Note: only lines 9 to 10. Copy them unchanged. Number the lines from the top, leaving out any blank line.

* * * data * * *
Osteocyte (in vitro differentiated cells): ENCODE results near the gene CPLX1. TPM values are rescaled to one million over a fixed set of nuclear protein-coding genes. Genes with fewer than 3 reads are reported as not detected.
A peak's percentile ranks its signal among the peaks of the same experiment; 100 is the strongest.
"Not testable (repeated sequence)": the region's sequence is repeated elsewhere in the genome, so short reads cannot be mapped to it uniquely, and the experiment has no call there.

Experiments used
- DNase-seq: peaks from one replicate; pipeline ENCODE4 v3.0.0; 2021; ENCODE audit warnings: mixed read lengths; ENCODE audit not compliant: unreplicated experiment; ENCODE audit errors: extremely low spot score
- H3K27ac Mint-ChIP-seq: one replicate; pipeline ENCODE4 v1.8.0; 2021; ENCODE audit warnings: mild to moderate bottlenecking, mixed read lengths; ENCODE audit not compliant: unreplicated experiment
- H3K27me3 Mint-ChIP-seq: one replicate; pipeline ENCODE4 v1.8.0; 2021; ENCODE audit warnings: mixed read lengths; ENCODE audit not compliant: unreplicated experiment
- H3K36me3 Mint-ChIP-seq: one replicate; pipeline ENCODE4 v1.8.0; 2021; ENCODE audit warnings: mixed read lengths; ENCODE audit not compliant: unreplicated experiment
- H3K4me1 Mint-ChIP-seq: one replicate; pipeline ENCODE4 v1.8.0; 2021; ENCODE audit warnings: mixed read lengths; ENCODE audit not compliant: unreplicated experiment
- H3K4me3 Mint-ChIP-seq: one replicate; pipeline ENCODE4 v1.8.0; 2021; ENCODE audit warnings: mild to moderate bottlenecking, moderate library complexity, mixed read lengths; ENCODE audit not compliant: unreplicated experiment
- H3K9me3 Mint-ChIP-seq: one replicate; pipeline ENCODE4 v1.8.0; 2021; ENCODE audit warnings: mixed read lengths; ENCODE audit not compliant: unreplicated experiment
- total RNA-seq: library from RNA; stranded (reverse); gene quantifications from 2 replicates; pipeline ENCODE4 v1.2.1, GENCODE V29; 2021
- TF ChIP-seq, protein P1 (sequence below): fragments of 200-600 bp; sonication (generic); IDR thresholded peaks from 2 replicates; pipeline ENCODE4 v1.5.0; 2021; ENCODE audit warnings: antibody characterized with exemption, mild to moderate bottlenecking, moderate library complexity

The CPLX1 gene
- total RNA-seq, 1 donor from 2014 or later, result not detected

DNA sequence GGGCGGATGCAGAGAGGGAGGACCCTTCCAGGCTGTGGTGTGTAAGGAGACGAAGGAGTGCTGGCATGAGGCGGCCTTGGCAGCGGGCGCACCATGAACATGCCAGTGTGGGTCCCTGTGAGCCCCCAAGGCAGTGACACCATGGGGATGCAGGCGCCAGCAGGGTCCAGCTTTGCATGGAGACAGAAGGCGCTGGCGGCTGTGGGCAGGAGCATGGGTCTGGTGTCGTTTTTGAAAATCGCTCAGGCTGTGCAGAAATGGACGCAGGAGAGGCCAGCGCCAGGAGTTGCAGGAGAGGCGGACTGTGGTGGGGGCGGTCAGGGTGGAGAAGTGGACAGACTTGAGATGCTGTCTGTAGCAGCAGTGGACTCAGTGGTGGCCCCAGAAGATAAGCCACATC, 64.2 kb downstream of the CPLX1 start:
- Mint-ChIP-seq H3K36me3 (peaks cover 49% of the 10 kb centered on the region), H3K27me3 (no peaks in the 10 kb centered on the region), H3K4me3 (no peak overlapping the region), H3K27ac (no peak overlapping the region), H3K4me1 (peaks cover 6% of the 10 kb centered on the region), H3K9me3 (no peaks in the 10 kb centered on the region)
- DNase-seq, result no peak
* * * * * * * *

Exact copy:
- H3K4me1 Mint-ChIP-seq: one replicate; pipeline ENCODE4 v1.8.0; 2021; ENCODE audit warnings: mixed read lengths; ENCODE audit not compliant: unreplicated experiment
- H3K4me3 Mint-ChIP-seq: one replicate; pipeline ENCODE4 v1.8.0; 2021; ENCODE audit warnings: mild to moderate bottlenecking, moderate library complexity, mixed read lengths; ENCODE audit not compliant: unreplicated experiment